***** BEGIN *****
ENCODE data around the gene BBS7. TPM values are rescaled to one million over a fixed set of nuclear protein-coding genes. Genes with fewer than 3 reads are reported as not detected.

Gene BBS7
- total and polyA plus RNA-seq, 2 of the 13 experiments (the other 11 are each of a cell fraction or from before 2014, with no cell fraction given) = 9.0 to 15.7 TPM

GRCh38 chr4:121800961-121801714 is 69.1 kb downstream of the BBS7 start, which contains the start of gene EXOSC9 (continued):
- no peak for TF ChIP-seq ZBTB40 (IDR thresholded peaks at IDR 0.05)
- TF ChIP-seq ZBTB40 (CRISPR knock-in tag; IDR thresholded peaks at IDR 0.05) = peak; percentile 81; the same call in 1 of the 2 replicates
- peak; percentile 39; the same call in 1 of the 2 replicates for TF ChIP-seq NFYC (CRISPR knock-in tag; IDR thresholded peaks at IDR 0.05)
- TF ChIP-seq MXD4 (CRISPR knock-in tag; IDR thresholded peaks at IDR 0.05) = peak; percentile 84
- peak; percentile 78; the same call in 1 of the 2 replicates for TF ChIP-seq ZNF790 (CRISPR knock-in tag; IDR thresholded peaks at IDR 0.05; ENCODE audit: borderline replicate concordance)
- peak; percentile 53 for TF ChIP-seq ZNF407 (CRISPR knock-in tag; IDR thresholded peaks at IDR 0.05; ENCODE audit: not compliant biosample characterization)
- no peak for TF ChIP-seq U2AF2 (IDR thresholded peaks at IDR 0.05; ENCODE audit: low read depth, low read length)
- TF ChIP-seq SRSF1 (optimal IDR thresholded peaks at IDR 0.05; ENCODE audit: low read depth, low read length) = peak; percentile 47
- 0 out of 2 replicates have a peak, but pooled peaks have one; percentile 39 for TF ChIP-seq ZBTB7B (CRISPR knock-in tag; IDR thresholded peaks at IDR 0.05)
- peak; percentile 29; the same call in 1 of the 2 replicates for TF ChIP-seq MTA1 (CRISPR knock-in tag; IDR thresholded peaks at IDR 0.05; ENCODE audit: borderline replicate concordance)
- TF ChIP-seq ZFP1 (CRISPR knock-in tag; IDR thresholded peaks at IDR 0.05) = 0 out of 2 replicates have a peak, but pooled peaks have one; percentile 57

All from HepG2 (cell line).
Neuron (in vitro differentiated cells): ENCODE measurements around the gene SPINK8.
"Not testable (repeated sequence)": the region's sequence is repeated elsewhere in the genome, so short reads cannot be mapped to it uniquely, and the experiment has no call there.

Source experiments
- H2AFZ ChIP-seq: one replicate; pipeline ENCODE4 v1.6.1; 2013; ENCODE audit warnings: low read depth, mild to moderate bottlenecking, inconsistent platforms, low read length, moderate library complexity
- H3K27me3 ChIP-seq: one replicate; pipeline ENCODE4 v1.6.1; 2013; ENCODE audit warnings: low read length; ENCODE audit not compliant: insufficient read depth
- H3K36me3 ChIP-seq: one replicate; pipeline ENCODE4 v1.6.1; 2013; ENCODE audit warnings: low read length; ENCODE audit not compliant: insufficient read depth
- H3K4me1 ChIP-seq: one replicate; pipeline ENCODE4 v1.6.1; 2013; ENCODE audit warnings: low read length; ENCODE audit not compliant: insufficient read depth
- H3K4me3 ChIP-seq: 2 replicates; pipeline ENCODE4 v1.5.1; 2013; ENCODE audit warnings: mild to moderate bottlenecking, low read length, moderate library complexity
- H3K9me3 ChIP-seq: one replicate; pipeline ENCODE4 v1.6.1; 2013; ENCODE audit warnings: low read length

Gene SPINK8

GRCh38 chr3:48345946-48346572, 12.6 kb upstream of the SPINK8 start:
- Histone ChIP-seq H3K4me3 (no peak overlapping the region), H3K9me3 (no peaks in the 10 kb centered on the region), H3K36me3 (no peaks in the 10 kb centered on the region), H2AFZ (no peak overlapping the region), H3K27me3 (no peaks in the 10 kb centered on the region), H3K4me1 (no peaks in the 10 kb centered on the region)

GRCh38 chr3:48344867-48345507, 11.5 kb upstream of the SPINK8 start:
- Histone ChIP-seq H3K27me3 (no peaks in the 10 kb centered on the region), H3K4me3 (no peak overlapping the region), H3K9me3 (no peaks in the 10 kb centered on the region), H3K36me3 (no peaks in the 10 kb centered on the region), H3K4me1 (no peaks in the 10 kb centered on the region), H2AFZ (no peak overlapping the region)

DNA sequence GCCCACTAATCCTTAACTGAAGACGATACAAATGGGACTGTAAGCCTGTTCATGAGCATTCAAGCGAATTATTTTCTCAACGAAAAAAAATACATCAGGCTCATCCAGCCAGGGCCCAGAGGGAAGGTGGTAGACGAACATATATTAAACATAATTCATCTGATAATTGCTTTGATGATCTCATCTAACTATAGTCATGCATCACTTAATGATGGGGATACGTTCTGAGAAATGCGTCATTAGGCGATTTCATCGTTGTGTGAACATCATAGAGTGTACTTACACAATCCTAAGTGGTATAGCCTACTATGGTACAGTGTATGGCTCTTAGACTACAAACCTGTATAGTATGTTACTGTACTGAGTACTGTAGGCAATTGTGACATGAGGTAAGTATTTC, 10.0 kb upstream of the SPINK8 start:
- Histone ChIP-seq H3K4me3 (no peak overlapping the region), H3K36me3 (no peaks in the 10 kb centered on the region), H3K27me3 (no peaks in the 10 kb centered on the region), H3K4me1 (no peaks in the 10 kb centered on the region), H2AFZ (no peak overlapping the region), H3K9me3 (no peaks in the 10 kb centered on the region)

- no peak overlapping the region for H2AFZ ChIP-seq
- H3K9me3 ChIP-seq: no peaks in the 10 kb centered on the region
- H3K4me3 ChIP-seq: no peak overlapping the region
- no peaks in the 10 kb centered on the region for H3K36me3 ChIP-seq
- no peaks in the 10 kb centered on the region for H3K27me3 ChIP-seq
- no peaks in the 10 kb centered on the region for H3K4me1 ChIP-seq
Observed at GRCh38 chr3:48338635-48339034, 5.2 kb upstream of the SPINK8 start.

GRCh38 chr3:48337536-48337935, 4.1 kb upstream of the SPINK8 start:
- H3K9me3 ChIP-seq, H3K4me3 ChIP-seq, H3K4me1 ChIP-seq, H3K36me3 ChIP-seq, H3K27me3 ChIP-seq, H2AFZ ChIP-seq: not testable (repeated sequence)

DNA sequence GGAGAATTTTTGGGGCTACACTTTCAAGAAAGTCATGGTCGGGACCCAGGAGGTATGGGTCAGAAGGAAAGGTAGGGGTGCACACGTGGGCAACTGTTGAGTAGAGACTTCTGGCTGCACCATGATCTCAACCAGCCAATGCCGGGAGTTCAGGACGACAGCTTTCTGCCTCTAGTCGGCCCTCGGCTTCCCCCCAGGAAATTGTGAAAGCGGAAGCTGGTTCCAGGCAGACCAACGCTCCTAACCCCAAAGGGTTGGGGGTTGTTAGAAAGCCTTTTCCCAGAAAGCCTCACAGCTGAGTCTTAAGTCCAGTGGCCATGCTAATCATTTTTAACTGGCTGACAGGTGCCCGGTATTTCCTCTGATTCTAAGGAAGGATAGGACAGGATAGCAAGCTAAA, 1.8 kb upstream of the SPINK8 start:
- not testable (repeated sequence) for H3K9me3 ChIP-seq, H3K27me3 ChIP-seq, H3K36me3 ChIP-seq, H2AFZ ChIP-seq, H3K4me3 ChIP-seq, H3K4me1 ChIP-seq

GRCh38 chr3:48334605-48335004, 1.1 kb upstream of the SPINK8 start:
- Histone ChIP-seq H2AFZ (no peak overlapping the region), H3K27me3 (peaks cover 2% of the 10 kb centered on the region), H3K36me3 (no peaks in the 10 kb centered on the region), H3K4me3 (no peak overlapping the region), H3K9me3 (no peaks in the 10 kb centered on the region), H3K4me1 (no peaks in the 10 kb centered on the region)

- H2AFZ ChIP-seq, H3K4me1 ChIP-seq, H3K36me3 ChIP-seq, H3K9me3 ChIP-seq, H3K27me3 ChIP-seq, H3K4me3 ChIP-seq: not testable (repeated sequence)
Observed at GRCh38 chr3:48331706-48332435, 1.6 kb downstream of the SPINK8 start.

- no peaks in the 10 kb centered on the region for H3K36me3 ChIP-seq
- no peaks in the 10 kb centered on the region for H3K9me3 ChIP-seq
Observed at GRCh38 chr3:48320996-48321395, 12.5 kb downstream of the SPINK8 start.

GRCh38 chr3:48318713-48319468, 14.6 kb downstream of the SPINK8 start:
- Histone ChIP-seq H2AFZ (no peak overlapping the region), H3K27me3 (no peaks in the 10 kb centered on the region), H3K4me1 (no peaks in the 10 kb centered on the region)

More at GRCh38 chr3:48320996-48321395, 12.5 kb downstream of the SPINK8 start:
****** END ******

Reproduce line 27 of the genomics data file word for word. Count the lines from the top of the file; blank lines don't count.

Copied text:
GRCh38 chr3:48345946-48346572, 12.6 kb upstream of the SPINK8 start: